[9] http://www.epa.gov/ttnatw01/hlthef/naphthal.html

[10]Mattina, MaryJane et al; “Examination of Crumb Rubber Produced From Recycled Tires”, The Connecticut Agricultural Experiment Station, 2007, http://www.ct.gov/caes/lib/caes/documents/publications/fact_sheets/examinationofcrumbrubberac005.pdf

[11] http://www.atsdr.cdc.gov/csem/csem.asp?csem=13

[12] US Environmental Protection Agency (EPA). Polycyclic Aromatic Hydrocarbons (PAHs)-Fact Sheet. January 2008. http://www.epa.gov/osw/hazard/wastemin/minimize/factshts/pahs.pdf

[13] Llompart M, Sanchez-Prado L, Lamas JP, Garcia-Jares C, et al. “Hazardous organic chemicals in rubber recycled tire playgrounds and pavers”. Chemosphere. 2012; Article In Press. http://dx.doi.org/10.1016/j.chemosphere.2012.07.053

[14]Ibid.

[15] Ibid.

[16] State of California-Office of Environmental Health Hazard Assessment (OEHHA), Contractor’s Report to the Board. Evaluation of Health Effects of Recycled Waste Tires in Playground and Track PrRememoducts. January 2007. http://www.calrecycle.ca.gov/publications/Documents/Tires%5C62206013.pdf

 

[1] http://www.epa.gov/osw/conserve/materials/tires/basic.htm

[2] http://www.nbcnews.com/news/investigations/how-safe-artificial-turf-your-child-plays-n220166

[3] State of California-Office of Environmental Health Hazard Assessment (OEHHA), Contractor’s Report to the Board. Evaluation of Health Effects of Recycled Waste Tires in Playground and Track Products. January 2007. http://www.calrecycle.ca.gov/publications/Documents/Tires%5C62206013.pdf

 

 





Do we exaggerate the dangers of conventional fabrics?

18 06 2014

We received a comment on one of our blog posts recently in which the reader chastised us for exaggerating issues which they believe are disproportionate to the facts. In their words: For instance formaldehyde… is a volatile chemical…no doubt it is used in the textile industry a great deal…but looking for this chemical in end products is an example chasing a ghost…. It has to be put in perspective. I do not know of any citation that a human developed cancer because they wore durable press finished clothing.

Please follow along as I itemize the reasons that we don’t feel the issues are exaggerated.

Textiles are full of chemicals. The chemicals found in fabrics have been deemed to be, even by conservative organizations such as the Swedish government, simply doing us no good – and even harming us in ways ranging from subtle to profound. But fabrics are just one of the many stressors that people face during the day: these stressors (i.e., chemicals of concern) are in our food, our cosmetics, our electronics, our cleaning products, in dust in our houses and pollution from automobile exhaust in our air.  This is not even close to an exhaustive list of the products containing the kinds of chemical stressors we face each day. And this is a new thing – it wasn’t until around the middle of the last century that these synthetic chemicals became so ubiquitous. Remember “better living through chemistry”? And if you don’t know the history of such events as Minamata, or about places like Dzershinsk, Russia or Hazaribagh, Bangladesh, then do some homework to get up to speed.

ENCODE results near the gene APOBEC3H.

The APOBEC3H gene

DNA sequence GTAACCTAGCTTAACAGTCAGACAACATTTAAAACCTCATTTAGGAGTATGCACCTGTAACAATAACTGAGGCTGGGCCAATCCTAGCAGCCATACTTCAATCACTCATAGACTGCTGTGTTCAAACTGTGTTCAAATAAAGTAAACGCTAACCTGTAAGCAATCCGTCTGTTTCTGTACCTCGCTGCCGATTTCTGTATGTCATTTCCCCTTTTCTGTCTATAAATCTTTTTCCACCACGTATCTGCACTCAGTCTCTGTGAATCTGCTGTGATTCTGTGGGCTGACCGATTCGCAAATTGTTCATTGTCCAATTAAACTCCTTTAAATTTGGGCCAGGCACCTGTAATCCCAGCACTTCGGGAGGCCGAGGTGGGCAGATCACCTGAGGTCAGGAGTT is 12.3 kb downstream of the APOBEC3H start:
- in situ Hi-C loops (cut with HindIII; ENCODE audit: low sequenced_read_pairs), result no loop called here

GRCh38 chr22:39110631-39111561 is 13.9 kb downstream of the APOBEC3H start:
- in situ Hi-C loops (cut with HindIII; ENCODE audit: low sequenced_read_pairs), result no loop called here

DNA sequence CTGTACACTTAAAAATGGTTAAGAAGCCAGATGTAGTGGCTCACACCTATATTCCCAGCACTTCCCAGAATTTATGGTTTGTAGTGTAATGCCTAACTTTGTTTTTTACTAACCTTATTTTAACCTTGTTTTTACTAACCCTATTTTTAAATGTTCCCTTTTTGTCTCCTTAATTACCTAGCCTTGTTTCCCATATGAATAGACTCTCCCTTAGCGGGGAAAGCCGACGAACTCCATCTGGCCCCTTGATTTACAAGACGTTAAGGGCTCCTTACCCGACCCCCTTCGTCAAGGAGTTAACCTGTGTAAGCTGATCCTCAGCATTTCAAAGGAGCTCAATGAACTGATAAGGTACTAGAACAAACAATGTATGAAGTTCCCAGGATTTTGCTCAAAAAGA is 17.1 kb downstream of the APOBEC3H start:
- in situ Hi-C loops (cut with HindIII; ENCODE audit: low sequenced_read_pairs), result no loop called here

Add to that the fact that new research is being done which is profoundly changing our old belief systems. For example, we used to think that a little dose of a poison would do a little bit of harm, and a big dose would do a lot of harm (i.e., “the dose makes the poison”) – because water can kill you just as surely as arsenic, given sufficient quantity.   The new paradigm shows that exposure to even tiny amounts of chemicals (in the parts-per-trillion range) can have significant impacts on our health – in fact some chemcials impact the body profoundly in the parts per trillion range, but do little harm at much greater dosages. The old belief system did not address how chemicals can change the subtle organization of the brain. Now, according to Dr. Laura Vandenberg of the Tufts University Center for Regenerative and Developmental Biology [1] “we found chemicals that are working at that really low level, which can take a brain that’s in a girl animal and make it look like a brain from a boy animal, so, really subtle changes that have really important effects.”

In making a risk assessment of any chemical, we now also know that timing and order of exposure is critical – exposures can happen all at once, or one after the other, and that can make a world of difference.   And we also know another thing: mixtures of chemicals can make each other more toxic. For example: a dose of mercury that would kill 1 out of 100 rats, when combined with a dose of lead that would kill 1 out of 1000 rats – kills every rat exposed.

And finally, the new science called “epigenetics” is finding that pollutants and chemicals might be altering the 20,000-25,000 genes we’re born with—not by mutating or killing them, but by sending subtle signals that silence them or switch them on at the wrong times.  This can set the stage for diseases which can be passed down for generations. So exposure to chemicals can alter genetic expression, not only in your children, but in your children’s children – and their children too. Researchers at Washington State University found that when pregnant rats were exposed to permethrin, DEET or any of a number of industrial chemicals, the mother rats’ great granddaughters had higher risk of early puberty and malfunctioning ovaries — even though those subsequent generations had not been exposed to the chemical. [2]  Another recent study has shown that men who started smoking before puberty caused their sons to have significantly higher rates of obesity. And obesity is just the tip of the iceberg—many researchers believe that epigenetics holds the key to understanding cancer, Alzheimer’s, schizophrenia, autism, and  diabetes. Other studies are being published which corroborate these findings.[3]